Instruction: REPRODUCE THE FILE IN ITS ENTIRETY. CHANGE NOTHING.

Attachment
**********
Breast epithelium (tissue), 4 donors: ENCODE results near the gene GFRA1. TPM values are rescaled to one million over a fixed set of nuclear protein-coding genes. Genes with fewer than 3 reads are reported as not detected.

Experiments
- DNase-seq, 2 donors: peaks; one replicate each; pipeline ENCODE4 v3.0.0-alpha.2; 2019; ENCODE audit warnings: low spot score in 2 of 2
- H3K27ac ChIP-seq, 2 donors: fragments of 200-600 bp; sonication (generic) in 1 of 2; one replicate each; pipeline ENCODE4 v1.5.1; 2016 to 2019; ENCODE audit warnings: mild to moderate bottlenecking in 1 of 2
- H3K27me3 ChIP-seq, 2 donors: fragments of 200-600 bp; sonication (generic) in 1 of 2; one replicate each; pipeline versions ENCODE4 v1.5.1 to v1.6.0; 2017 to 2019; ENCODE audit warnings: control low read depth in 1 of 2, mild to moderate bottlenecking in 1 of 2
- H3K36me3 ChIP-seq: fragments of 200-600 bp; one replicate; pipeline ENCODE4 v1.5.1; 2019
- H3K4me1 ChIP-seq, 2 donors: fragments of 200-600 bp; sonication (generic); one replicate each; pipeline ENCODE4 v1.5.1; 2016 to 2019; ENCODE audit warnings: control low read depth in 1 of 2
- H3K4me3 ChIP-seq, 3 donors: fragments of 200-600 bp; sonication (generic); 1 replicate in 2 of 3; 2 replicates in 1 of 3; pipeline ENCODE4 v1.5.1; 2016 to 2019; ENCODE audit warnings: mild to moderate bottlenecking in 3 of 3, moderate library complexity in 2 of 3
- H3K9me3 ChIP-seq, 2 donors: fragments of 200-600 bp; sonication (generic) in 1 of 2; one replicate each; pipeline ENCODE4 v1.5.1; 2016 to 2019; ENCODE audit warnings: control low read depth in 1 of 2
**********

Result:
Breast epithelium (tissue), 4 donors: ENCODE results near the gene GFRA1. TPM values are rescaled to one million over a fixed set of nuclear protein-coding genes. Genes with fewer than 3 reads are reported as not detected.

Experiments
- DNase-seq, 2 donors: peaks; one replicate each; pipeline ENCODE4 v3.0.0-alpha.2; 2019; ENCODE audit warnings: low spot score in 2 of 2
- H3K27ac ChIP-seq, 2 donors: fragments of 200-600 bp; sonication (generic) in 1 of 2; one replicate each; pipeline ENCODE4 v1.5.1; 2016 to 2019; ENCODE audit warnings: mild to moderate bottlenecking in 1 of 2
- H3K27me3 ChIP-seq, 2 donors: fragments of 200-600 bp; sonication (generic) in 1 of 2; one replicate each; pipeline versions ENCODE4 v1.5.1 to v1.6.0; 2017 to 2019; ENCODE audit warnings: control low read depth in 1 of 2, mild to moderate bottlenecking in 1 of 2
- H3K36me3 ChIP-seq: fragments of 200-600 bp; one replicate; pipeline ENCODE4 v1.5.1; 2019
- H3K4me1 ChIP-seq, 2 donors: fragments of 200-600 bp; sonication (generic); one replicate each; pipeline ENCODE4 v1.5.1; 2016 to 2019; ENCODE audit warnings: control low read depth in 1 of 2
- H3K4me3 ChIP-seq, 3 donors: fragments of 200-600 bp; sonication (generic); 1 replicate in 2 of 3; 2 replicates in 1 of 3; pipeline ENCODE4 v1.5.1; 2016 to 2019; ENCODE audit warnings: mild to moderate bottlenecking in 3 of 3, moderate library complexity in 2 of 3
- H3K9me3 ChIP-seq, 2 donors: fragments of 200-600 bp; sonication (generic) in 1 of 2; one replicate each; pipeline ENCODE4 v1.5.1; 2016 to 2019; ENCODE audit warnings: control low read depth in 1 of 2